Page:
Aon Benfield CEO says we have reached the “end of the journey” for reinsurance broker consolidation. But he predicts more reinsurer mergers.
Andrew Appel, chief executive officer of Aon Benfield, said the industry had “reached the end of the journey for reinsurance broker consolidations. I’m not sure that there are many natural combinations left,” he said, speaking to journalists in London on 17 April.
Rival broker Guy Carpenter recently announced a deal to buy Collins, the world's seventh largest reinsurance broker. From 1 April reinsurance broker Carvill withdrew from placing any new business. Appel’s company is currently digesting its $1.5bn merger with Benfield, which gives Aon Benfield the largest market share. Aon previously also bought Gallagher Re.
However, Appel did foresee more consolidation among reinsurers, especially Bermudians: “There is a natural opportunity for some combinations in Bermuda. For our five combinations would be good for the market,” he said. He sees a “once in a generation opportunity for players to emerge in the top ten", as reinsurers shift their positions. Appel denied that reinsurer consolidations are bad for clients by offering less choice. “Whether there are 60 reinsurers or 50 reinsurers its still a very competitive market,” he said.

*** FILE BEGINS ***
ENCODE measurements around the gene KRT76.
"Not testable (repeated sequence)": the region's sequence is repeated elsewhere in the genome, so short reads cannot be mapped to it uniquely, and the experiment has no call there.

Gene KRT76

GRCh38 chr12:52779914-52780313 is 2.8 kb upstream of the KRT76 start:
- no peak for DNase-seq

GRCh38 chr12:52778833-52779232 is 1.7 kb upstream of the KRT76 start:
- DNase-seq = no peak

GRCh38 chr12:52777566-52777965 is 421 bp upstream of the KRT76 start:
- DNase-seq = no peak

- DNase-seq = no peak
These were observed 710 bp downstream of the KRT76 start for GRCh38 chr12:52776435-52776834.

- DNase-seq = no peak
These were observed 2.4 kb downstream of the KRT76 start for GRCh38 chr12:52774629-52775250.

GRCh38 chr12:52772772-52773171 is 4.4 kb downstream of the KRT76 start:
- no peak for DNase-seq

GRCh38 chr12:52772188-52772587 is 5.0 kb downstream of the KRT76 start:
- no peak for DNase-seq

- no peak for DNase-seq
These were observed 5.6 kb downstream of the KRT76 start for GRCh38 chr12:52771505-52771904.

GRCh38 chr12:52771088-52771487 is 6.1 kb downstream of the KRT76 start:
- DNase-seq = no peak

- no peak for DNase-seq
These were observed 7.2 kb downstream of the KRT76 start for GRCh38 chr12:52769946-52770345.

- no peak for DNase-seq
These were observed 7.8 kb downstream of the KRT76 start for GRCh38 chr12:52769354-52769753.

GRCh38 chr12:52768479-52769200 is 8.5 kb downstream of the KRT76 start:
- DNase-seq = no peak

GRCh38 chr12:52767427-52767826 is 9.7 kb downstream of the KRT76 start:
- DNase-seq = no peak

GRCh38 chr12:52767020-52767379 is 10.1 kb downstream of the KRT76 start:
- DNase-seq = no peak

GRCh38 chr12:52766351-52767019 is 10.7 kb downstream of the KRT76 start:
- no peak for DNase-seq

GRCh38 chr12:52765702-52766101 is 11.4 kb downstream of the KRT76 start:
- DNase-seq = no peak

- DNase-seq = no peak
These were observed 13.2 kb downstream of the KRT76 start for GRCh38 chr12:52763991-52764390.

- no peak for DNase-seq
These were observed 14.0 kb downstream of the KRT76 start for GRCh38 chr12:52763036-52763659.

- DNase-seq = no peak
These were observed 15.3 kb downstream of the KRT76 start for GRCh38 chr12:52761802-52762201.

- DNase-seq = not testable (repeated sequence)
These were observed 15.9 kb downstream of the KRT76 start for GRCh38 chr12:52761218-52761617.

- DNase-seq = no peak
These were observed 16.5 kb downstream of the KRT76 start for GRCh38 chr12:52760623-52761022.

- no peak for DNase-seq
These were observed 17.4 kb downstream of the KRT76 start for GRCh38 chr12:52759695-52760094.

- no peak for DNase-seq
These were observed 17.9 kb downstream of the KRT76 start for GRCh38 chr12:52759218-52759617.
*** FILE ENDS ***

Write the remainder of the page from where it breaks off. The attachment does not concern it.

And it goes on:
Of Aon's merger with Benfield, Appel said that “99% plus of our clients have been positive” about it. Clients were benefitting from the global scope of the advice, he argued.
Aon Benfield has already announced that over two years it will shed between 500 and 700 staff, from a total of about 4500. Appel said that the combined firm was not losing key personnel. “Of the top 150 leadership positions, easily more than 95% have stayed,” he said. However, he admitted that there could be more senior departures over the next year.
Appel acknowledged that there were cultural differences between the two firms. Benfield was known for an “open, collaborative” culture and was strong in marketing, whereas Aon’s culture was “more technically deep, academically oriented” and had probably “gotten less mileage out of its investments” compared with Benfield.
He denied that Aon had paid too much, at $1.5bn, for Benfield, because reinsurance rates had hardened since the deal, and reinsurance brokers’ share prices had performed well relative to the market.